Although genres tend to be associated with the music released in specific decades, this hasn’t stopped artists from dipping their fingers into the past to create modern hits. Some artists, however, take full advantage of the availability of information that we have nowadays and fully indulge in that sound of the past. With so many artists trying so hard to perfectly recreate that 1960’s sound, there are bound to be many who miss the mark and few who hit it. With it being such a specific sound, especially when you get into the sub-genre of psychedelic rock, things sometimes get too particular to reach their full potential. Thankfully, with Tristan Jarvis’ song, “Seclude,” we are treated to an example of that sound done right.
As soon as I hit play on this song, I knew that I was about to be transported back many decades. The snare pattern that leads us into the song is something that I associated with many songs from the 1960’s, so I had an idea of what was to follow. Without disappointing, the song immediately follows up with a lo-fi instrumental which is acoustically driven. The melody being sung is reminiscent of something psychedelic, especially taking into account the various harmonies which are strung through the track. The song follows a very specific sound, which I could only think to label as lo-fi psychedelic. To me, the song gives off strong Beatles vibes, but in terms of other modern artists, those whose sound comes the closest are MGMT and Foxygen.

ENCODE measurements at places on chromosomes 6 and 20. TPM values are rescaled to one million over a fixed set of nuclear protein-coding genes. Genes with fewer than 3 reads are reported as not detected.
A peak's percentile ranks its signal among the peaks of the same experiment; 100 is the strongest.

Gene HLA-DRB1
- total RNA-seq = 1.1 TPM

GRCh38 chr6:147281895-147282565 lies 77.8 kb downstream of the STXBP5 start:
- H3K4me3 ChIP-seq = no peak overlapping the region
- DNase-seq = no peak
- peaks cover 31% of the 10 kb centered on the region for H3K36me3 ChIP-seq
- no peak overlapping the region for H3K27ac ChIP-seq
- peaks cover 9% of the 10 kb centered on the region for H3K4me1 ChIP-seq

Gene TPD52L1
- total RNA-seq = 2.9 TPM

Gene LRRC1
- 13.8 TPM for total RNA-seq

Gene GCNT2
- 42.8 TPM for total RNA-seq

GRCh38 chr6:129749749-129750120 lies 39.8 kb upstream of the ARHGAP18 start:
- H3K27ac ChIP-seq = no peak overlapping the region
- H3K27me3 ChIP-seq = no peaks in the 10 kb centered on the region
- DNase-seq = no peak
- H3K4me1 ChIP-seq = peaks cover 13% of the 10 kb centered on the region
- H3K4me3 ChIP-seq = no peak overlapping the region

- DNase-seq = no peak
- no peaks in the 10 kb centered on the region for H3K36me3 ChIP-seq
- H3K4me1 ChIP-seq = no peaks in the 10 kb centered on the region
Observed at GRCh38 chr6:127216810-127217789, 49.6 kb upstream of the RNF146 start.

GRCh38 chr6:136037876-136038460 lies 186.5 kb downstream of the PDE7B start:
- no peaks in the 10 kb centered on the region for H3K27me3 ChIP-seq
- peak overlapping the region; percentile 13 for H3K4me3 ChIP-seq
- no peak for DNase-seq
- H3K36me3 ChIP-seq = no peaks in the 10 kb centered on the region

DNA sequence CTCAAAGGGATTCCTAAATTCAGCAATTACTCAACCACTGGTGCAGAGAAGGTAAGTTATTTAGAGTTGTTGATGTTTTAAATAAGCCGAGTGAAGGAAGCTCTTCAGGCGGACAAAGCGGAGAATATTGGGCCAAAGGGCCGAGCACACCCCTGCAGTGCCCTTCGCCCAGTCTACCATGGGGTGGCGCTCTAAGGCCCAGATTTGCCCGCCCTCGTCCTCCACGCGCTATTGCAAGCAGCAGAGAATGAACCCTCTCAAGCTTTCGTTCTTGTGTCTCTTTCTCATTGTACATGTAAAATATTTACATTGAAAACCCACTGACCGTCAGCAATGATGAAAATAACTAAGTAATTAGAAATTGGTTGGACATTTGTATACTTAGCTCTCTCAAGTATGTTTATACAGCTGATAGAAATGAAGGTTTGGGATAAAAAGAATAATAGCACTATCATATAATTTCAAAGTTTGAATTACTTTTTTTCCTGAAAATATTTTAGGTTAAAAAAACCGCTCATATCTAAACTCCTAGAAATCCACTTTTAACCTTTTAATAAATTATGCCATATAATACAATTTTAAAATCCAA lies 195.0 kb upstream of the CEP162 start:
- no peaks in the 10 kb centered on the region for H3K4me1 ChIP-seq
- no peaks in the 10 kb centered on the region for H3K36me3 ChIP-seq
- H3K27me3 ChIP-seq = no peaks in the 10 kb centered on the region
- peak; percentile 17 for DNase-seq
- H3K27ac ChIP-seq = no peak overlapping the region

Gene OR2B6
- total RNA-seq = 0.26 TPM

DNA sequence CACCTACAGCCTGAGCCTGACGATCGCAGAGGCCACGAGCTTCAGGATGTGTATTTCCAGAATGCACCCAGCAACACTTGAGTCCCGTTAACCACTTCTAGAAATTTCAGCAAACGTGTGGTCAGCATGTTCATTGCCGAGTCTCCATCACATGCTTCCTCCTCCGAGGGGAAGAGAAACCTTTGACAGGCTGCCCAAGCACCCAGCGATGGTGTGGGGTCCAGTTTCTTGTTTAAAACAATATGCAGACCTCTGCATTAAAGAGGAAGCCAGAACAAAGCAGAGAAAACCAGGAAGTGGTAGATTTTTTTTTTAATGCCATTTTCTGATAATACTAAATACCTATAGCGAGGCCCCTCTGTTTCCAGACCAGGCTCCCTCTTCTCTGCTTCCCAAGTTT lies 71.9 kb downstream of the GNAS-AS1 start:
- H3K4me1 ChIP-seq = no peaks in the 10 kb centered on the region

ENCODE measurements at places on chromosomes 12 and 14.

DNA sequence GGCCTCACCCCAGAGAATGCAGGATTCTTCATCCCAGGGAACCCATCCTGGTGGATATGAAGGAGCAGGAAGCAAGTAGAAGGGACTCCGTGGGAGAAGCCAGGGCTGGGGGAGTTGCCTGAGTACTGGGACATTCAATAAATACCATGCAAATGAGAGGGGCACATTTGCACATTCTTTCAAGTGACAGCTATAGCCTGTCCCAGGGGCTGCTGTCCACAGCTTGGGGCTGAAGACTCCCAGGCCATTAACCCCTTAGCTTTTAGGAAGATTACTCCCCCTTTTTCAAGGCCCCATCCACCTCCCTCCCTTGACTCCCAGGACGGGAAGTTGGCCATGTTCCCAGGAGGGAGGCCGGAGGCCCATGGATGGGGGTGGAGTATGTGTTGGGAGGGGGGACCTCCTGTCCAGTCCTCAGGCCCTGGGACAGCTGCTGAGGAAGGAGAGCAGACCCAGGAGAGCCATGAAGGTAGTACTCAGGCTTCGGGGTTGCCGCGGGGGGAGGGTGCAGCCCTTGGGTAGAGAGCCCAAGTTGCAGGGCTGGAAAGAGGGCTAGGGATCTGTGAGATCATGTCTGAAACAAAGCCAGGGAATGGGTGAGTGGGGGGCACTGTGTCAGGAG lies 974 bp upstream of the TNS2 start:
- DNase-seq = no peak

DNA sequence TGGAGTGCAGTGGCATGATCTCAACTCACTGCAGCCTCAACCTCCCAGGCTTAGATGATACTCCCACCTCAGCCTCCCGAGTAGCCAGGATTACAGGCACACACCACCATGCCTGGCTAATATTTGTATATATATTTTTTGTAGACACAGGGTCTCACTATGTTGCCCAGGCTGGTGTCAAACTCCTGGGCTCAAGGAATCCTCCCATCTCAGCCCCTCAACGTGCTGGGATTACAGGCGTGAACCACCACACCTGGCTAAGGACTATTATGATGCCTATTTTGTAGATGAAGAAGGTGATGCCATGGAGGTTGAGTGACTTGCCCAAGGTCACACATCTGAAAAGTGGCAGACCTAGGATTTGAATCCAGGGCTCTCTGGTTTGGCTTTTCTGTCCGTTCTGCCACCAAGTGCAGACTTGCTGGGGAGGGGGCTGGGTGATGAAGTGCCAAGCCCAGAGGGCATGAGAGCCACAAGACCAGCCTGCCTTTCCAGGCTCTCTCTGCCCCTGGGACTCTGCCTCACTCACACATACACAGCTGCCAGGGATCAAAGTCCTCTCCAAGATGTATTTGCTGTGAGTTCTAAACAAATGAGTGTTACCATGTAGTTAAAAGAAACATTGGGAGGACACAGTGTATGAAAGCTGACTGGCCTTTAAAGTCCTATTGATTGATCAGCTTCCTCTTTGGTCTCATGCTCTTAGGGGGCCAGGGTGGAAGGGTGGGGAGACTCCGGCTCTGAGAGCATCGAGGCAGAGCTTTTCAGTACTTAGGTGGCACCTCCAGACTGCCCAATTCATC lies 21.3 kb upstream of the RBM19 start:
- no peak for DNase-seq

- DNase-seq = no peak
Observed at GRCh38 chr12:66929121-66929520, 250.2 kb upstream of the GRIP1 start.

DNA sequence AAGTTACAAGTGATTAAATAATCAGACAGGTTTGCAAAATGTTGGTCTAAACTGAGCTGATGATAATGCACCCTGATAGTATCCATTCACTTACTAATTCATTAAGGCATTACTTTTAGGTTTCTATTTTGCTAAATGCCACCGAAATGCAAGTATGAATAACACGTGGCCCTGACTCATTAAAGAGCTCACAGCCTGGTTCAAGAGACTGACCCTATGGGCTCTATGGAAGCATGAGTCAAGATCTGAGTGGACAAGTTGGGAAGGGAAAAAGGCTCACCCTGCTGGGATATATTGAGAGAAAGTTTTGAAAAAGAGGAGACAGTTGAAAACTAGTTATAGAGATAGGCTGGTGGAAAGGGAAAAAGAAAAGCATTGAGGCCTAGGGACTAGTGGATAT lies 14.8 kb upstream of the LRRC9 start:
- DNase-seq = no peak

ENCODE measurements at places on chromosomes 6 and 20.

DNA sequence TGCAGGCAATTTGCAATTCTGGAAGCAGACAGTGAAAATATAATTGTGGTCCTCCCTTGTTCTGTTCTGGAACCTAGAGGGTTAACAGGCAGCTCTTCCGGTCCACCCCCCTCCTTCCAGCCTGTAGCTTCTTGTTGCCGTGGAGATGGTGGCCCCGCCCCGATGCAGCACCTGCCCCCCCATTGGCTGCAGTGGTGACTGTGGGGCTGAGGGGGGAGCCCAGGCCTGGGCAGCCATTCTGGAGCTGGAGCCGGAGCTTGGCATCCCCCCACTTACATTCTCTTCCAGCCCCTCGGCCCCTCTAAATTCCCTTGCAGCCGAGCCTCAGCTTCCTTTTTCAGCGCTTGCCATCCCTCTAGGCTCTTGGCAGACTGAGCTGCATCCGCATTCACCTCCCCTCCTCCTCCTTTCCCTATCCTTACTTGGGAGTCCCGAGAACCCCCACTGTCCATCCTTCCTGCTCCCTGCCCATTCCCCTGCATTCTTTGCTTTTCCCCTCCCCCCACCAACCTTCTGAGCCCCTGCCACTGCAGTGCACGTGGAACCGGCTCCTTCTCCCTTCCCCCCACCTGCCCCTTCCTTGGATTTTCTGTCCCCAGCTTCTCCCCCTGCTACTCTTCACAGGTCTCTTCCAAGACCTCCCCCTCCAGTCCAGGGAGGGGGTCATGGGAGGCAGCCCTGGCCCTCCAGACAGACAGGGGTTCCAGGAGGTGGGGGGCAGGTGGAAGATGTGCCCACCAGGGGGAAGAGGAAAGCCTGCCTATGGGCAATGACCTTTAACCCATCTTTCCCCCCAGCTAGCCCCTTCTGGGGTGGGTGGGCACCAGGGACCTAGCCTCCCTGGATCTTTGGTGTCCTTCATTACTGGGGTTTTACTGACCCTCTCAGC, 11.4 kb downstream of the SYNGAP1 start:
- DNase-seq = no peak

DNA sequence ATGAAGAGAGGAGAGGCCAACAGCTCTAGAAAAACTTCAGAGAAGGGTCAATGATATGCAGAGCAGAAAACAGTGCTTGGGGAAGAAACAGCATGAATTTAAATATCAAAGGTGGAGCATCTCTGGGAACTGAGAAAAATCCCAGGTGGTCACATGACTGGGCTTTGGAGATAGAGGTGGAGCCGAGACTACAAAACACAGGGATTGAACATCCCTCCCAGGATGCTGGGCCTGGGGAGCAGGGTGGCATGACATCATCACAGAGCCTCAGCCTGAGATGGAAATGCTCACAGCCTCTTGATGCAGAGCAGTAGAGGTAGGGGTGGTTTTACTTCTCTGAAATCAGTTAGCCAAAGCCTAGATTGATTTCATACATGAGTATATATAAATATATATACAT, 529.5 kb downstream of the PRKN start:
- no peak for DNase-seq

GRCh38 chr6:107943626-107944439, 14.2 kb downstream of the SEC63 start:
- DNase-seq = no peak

Looking towards the lyrical content and general message of the song, we can see a pretty straight forward approach. Although many times with psychedelic music, the lyrics can be pure nonsense, basically leaving everything up to interpretation, this song comes out with a standard but personal message and sticks to it. From the first verse, Jarvis sings, “When I wake and I’m feeling alarmed / Oh, ain’t this life so charmed? / I’m going out like that old light bulb / Oh, ain’t the dark so cold?” With the mood immediately set, we can see the theme of depression and internalizing emotions play out throughout the rest of the song. Later in the song he sings, “I need something greater than myself / Feeling feelings that have never been felt / Isolation to the Nth degree / If I’m always worried, will I ever be free?” So, while not exactly showing any sense of progression throughout the various verses, the song does stick to its underlying message without wavering.
The final section of the song ends on the lyrics, “My expectations grow less by the hour / I physically couldn’t be any louder.” After that, we are treated to a full-sounding instrumental outro including harmonies, more prominent drums, and a repeating lead-guitar part. After realizing its full potential, the song ends at just the right moment, not overstaying its welcome or leaving too soon. With its instrumental reminiscent of one of my favorite decades, as well as lyrics which are straightforward and relatable to many, Tristan Jarvis has successfully crafted a personal song which still exudes a specific vibe with “Seclude.” I believe that this song should, compared to the bands I mentioned earlier, stand up tall and proud as it exceeds expectations and draws me in to continue listening to it.